Today in History – February 23, 1951 – French Mystère MD.452 prototype pilot believes he breaks the sound barrier.

Dassault Mystère MD.452, F-WFUU. (Dassault Aviation)

In 1947, Dassault embarked on the development of an all-French fighter. Inspired by American aircraft, Dassault began building the Ouragan, which used a very thin wing, like the Lockheed P-80 Shooting Star and a basic configuration comparable to the North American F-86 Sabre.

The success of the Ouragan led to the development of the Mystère MD.452 prototype, F-WFUU, c/n 01. It was powered by a Rolls-Royce Nene turbojet engine. The first prototype Mystère I was essentially an Ouragan with a 30-degree swept wing and modified tail surfaces.

Kostia Rozanoff with the first prototype Dassault Mystère, F-WFUU, c/n 01. (Dassault Aviation)

On 23 February 1951, Chief test pilot Konstantin Wladimir (“Kostia”) Rozanoff made the first flight of the Mystère MD.452 prototype, F-WFUU, c/n 01 at Istres, France. Rozanoff believed, though it was not confirmed, that he had broken the Sound Barrier.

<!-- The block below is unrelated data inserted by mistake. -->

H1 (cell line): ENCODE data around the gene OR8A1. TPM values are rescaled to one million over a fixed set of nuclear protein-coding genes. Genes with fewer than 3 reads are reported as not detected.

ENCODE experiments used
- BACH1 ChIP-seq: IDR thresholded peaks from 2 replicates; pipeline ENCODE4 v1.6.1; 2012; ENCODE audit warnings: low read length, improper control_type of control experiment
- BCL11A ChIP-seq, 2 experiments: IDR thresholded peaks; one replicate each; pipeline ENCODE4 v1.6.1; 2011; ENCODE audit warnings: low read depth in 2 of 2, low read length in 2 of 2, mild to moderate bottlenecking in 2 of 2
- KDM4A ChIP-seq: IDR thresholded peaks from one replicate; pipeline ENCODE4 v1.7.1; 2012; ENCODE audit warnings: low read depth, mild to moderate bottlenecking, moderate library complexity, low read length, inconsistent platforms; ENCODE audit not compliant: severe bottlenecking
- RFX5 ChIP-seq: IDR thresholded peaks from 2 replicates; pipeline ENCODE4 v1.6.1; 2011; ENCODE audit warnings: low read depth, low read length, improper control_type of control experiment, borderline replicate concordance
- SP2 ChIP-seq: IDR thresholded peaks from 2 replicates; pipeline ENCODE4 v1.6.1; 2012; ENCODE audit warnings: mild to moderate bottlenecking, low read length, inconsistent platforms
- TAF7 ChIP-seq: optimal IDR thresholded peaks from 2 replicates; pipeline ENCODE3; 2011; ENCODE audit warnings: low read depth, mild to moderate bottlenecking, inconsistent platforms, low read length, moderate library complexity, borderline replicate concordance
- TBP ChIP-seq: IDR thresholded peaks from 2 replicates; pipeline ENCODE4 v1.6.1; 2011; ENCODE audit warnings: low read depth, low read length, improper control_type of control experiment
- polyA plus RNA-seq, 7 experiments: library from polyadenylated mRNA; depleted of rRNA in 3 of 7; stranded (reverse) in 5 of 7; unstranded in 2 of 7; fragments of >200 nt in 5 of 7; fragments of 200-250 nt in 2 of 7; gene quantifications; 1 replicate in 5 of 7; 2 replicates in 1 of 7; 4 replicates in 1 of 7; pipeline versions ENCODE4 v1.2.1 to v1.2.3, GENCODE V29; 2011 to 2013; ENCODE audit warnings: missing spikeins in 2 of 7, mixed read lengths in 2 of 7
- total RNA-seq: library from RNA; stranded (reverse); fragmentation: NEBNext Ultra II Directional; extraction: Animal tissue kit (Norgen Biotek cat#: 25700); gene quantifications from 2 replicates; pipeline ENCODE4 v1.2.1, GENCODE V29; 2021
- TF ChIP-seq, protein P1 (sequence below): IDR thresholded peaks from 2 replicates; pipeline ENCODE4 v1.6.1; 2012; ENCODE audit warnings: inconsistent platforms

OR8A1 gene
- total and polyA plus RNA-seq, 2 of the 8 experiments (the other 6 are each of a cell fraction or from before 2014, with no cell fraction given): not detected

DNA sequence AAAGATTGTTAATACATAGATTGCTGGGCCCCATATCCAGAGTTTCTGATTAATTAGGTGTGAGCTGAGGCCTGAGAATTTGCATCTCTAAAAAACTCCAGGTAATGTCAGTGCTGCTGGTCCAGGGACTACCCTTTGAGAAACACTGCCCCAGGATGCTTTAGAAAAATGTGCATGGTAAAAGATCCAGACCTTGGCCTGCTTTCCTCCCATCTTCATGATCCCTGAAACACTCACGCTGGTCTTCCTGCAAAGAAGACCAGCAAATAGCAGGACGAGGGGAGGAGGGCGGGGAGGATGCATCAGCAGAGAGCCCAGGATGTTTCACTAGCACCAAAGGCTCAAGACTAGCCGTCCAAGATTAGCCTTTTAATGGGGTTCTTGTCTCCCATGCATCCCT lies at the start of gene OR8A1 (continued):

From 1954 to 1957, a series of prototypes were built before the fighter bomber was put into production as the Mystère IIC. The prototype development was not without incident.

The prototype Dassault Mystère, F-WFUU, crashed at Istres on 3 March 1953 when a wingtip fuel tank broke away and struck the airplane’s tail, killing test pilot Charles Monier.

Kostia Romanoff was killed on 3 April 1954 while demonstrating a Mystère IVB.


Sources: Wikipedia, ThisDayinAvitation by Bryan R. Swopes.


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